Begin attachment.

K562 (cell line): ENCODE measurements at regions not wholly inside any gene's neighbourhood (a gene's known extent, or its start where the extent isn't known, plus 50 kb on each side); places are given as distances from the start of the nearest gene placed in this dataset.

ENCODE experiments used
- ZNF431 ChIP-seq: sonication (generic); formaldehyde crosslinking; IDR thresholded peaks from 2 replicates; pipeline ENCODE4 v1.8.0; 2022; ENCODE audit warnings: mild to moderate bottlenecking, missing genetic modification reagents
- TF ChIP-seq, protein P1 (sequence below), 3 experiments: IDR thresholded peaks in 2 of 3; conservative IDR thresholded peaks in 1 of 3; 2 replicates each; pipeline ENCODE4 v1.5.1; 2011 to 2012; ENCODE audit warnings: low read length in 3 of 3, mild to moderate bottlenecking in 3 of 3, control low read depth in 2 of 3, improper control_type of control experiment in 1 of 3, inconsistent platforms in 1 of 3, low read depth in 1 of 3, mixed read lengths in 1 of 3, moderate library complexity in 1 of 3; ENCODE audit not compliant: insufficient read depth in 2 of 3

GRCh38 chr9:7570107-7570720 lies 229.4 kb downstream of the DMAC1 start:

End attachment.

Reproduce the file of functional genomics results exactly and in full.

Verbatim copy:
K562 (cell line): ENCODE measurements at regions not wholly inside any gene's neighbourhood (a gene's known extent, or its start where the extent isn't known, plus 50 kb on each side); places are given as distances from the start of the nearest gene placed in this dataset.

ENCODE experiments used
- ZNF431 ChIP-seq: sonication (generic); formaldehyde crosslinking; IDR thresholded peaks from 2 replicates; pipeline ENCODE4 v1.8.0; 2022; ENCODE audit warnings: mild to moderate bottlenecking, missing genetic modification reagents
- TF ChIP-seq, protein P1 (sequence below), 3 experiments: IDR thresholded peaks in 2 of 3; conservative IDR thresholded peaks in 1 of 3; 2 replicates each; pipeline ENCODE4 v1.5.1; 2011 to 2012; ENCODE audit warnings: low read length in 3 of 3, mild to moderate bottlenecking in 3 of 3, control low read depth in 2 of 3, improper control_type of control experiment in 1 of 3, inconsistent platforms in 1 of 3, low read depth in 1 of 3, mixed read lengths in 1 of 3, moderate library complexity in 1 of 3; ENCODE audit not compliant: insufficient read depth in 2 of 3

GRCh38 chr9:7570107-7570720 lies 229.4 kb downstream of the DMAC1 start: